This is the way I think and the only way I have ever been able to think. And yet I worry about a world without traditional beliefs. Not that I think we are in one now; there is a huge amount of traditional baggage still hanging around in our societies. But what if we lost it altogether? Even the resolutely pro-science Pinker does a lot of dancing around the question of what a thoroughly scientific worldview would mean for us psychologically or as a society. Honestly the results so far are not all that encouraging. The freedom we have created for ourselves has led to as much anxiety as celebration. Religion's central place in life has been taken over, not by science or freedom, but entertainment. The new ideologies of our age -- communism, libertarianism, fascism -- have been uniformly destructive, leaving millions yearning for a past world of less freedom, more certainty, and less stridency. I am not at all sure that people can thrive without the guidance of tradition. But if we all come to understand that our own tradition is just one of thousands, its rules either arbitrary or designed to preserve the power of old elites, can we just choose to live in one anyway?

The pre-scientific world was human in scale, and it assigned great importance to us, our needs, and our place in God's plan. The scientific world is vast beyond our imagining, and in it we are smart apes living on an average planet circling an average star in one of a trillion galaxies. Whether we have any more of a role than bacteria or space dust remains an open question. Can we live with that? If we really incorporated that understanding into everything we think and do, where would we be?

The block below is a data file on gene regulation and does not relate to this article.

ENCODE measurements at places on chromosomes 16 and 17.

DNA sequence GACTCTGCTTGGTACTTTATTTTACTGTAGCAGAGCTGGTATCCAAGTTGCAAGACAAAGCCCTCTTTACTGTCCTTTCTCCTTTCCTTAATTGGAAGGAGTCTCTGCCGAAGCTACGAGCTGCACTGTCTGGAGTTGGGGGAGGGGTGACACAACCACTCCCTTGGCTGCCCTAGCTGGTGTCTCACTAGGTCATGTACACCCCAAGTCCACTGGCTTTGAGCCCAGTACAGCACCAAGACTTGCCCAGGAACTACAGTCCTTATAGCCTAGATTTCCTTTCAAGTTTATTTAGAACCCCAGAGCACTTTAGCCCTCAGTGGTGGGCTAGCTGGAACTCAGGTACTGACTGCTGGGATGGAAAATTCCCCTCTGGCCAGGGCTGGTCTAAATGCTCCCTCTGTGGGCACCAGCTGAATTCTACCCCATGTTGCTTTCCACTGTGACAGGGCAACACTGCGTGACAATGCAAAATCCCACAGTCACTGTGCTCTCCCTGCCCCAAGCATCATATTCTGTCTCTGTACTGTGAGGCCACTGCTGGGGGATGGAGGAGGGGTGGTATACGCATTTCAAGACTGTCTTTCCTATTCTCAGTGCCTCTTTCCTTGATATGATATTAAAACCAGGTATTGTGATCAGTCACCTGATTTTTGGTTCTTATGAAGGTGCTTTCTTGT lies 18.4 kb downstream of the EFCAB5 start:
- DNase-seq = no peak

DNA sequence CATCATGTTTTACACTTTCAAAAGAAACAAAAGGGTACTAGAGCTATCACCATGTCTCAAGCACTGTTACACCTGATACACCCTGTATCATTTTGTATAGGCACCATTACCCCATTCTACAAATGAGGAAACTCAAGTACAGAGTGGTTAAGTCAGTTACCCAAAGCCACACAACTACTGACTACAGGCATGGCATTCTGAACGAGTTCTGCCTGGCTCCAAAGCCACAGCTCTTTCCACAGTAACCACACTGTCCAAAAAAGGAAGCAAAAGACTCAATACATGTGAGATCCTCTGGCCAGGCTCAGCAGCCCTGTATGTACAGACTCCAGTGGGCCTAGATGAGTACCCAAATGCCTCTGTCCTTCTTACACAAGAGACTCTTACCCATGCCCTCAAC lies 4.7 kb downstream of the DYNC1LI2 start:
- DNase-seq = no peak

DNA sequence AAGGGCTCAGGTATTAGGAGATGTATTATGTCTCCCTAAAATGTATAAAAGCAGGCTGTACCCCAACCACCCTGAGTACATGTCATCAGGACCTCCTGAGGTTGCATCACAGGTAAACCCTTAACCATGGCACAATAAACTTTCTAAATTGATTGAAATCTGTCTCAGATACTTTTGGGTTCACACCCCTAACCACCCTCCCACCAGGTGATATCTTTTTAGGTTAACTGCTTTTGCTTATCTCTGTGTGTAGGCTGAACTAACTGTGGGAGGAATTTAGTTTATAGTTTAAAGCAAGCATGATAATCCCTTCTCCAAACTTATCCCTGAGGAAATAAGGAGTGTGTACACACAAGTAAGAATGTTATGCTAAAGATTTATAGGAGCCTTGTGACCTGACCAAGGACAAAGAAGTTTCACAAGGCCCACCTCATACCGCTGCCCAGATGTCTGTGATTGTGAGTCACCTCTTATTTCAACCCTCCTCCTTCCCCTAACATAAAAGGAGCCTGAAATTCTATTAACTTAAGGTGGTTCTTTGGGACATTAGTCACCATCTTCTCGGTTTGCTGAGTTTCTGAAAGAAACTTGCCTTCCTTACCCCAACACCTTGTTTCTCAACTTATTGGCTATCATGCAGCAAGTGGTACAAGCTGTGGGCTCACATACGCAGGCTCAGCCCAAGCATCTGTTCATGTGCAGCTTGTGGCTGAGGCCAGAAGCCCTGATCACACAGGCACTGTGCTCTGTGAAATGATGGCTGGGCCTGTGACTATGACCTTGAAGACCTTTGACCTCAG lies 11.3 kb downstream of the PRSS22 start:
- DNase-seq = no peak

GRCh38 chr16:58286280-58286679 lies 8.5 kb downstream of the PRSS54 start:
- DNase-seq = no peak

1 comment:

David said...

I've always found "many kinds of truth" arguments like Wieseltier's deeply unsatisfying. They seem to me obvious cant designed to smother challenges to the traditional division of academic departments and traditional liberal arts requirements, and preserve their funding--which I'm all for as a goal. I'm just not blown away by the force of such arguments' truth.

I suspect that ultimately our science of humanity will be so sophisticated that we will be able to understand the origins of World War I on a molecular level. I don't find this scary, nor does it make me feel irrelevant as a historian. On a philosophical level, I regard my work as mainly making observations and offering partial hypotheses and maybe gaining a few fleeting glimpses of possible truth, which I then mangle in an attempt to express them in language (as I think anyone in my profession does, be they ever so brilliant). Somehow I don't think that, even when we've come to understand events on a molecular level, this will make many people who would be otherwise interested simply give up on history. People will always want things that strike their imaginations--even when they know that somebody understands their imaginations in a biochemical way. And what else, after all, is entertainment, but something that strikes the imagination? (And, even at its most austere, is not religion a way of striking the imagination--hence entertainment? It seems to me many of our forms of entertainment--music, sports, dance, drama, comedy--started out as religious expressions.)

Will universities always be able to persuade society pay and pay for the humanities? Perhaps not as such--but that is not the same as ceasing to see the need to train some folks in some semblance of relatively sophisticated communication and argument.